Jamaal May is one of the guest poets at this year’s Kalamazoo Poetry Festival along with Natalie Diaz. Both poets will read at the Kalamazoo Institute of Arts on Saturday, April 16th at 7 p.m.
May grew up in Detroit and taught poetry in the Detroit public schools for several years. For some people in the U.S., Detroit has become the symbol of decay. Tourists and artists alike snap photos of old factories and shops - now just a memory of the city’s once booming economy. There seems to be some kind of beauty in the ruins that draws people in.
When he was writing his first book, Hum, May says he tried not to write about Detroit. It was too easy and everyone was doing it. But in the end, May says the book ended up being about Detroit anyway:
"I feel like I was more interested in people's interactions with each other and interior experiences - and once I had all of these poems together, I realized they were the interior experiences of people I thought of as Detroiters," he says.
May says other people around the country tend to forget that there are people who actually live in Detroit. He wanted to capture the people, the humans of Detroit.
"I think it was me trying to swerve away from the expected kind of lead me, hopefully - and people seem to agree - avoid the standard one-dimensional look that you tend to get about the city."
How The Issues Of The Day Seep In
May's poetry talks about a lot of the issues we face today - gun violence, racism, even PTSD. But May says he doesn't really intend to write poems about those things, it just sort of happens.
I think about the time I heard Serj from the band System of a Down. People were talking about why not all the songs were political or why sometimes the songs were really silly. And he said because music is a representation of all that they are - and they're not always very serious, they're not always like partying, but sometimes they're either of those things. And so the issues that come up in my poems are more just because I don't fight anything off. Anything that comes in makes it in. And so it's kind of hard to not be considering some of the issues that we're dealing with if you're paying attention.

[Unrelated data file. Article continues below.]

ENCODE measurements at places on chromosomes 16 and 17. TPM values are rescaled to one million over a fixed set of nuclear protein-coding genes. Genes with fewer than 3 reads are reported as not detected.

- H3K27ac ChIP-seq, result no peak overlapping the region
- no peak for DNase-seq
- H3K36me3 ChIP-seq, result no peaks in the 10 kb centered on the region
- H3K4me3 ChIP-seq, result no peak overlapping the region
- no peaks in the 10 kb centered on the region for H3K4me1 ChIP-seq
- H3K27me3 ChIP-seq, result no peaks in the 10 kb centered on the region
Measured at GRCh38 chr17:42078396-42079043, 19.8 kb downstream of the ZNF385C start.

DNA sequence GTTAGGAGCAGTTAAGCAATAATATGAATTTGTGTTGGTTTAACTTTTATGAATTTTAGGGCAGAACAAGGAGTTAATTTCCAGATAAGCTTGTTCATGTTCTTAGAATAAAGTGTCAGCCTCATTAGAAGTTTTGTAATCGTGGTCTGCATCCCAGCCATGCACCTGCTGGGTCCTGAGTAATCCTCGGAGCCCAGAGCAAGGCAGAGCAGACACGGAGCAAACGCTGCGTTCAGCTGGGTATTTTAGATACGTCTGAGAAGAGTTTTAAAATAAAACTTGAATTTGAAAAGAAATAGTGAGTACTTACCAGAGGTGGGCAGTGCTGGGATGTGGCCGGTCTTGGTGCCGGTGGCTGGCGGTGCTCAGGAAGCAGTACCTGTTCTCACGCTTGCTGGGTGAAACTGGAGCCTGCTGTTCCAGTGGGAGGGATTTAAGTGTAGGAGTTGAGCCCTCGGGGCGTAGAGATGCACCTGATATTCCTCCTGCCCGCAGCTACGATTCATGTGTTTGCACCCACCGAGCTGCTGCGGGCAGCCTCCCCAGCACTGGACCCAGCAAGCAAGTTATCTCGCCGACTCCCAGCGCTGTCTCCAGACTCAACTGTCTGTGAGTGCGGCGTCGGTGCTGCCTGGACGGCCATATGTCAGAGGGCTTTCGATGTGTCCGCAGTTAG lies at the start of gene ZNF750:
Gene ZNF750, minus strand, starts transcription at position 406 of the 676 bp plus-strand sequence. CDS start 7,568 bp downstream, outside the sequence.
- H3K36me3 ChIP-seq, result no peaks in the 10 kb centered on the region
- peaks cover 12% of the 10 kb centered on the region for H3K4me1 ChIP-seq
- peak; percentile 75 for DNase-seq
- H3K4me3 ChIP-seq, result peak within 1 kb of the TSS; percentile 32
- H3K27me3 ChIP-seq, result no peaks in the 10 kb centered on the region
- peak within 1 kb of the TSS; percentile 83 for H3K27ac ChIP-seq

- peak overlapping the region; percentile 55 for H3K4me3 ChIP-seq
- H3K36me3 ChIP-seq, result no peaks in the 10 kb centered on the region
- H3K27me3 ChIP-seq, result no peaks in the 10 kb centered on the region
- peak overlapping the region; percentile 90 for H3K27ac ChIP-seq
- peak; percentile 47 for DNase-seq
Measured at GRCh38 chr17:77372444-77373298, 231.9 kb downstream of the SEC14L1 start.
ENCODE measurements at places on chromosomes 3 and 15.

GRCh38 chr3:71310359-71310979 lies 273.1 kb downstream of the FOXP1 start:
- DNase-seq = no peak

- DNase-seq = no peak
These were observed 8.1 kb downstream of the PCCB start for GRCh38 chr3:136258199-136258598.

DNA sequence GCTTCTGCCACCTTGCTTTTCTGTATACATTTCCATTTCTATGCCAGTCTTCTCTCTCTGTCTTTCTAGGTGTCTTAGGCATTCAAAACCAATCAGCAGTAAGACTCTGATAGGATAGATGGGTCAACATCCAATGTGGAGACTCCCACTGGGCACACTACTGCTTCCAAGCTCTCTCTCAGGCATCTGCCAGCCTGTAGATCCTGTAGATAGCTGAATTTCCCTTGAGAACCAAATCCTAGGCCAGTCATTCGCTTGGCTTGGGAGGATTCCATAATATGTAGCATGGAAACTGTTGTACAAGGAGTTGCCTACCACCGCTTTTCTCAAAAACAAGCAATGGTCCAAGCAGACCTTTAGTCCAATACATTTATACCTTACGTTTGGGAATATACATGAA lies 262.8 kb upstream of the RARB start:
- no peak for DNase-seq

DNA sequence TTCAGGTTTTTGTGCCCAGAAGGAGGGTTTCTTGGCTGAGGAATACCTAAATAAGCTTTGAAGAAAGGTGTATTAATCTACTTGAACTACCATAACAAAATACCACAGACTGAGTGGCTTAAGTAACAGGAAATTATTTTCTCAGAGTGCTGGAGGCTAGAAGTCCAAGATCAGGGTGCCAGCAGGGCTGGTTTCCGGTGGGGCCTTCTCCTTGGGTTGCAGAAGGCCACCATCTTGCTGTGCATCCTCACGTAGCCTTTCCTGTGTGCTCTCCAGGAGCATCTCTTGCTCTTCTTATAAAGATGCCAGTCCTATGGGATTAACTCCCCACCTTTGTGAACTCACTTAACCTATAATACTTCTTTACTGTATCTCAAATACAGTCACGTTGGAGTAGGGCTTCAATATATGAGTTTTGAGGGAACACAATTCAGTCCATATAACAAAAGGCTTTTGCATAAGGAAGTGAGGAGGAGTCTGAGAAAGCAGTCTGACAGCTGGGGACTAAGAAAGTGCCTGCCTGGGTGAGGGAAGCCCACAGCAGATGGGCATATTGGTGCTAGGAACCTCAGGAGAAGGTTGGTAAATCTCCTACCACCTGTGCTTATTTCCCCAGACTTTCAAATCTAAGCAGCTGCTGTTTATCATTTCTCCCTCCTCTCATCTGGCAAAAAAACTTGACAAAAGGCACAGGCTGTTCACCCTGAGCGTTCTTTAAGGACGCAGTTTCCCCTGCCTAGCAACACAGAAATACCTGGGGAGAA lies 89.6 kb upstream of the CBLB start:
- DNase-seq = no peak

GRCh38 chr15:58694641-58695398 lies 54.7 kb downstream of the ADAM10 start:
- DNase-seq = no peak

The Mechanical Can Be Spiritual
"What's more unnatural about the stuff that we've built versus like stuff that nature built like honeycombs and dams?" May asks.
In May's new book The Big Book of Exit Strategies, he looks at mechanical things as an extension of humankind - rather than something pitted against humans. May uses this idea in the construction of some of the poems.
"The machine becomes kind of a side-by-side extension of what humanity can do. And so in this weird way the machine kind of becomes a more spiritual experience in that it's an extension of the self that is outside of it," he says.
"The Pains Of Maturity And Loss Of Imagination"
The Big Book of Exit Strategies also talks about this topic. May says he sees the loss of imagination as a problem adults have, but mostly due to societal pressure.
"What fascinates me is to see the increasing pull away from the imaginative as you age, but the increasing capacity for it if you're paying attention - because my brain is more...I have more experience. I have more memories. I have more things to tap. What's unfortunate is for a lot of us there's a pressure to not tap into that range of memory because we are made up of what our memories are. So to remain what we think of as solid or consistent, we may kind of narrow down the memories that we'll stick with."
May says he feels like poetry helps him to remember his fuller self.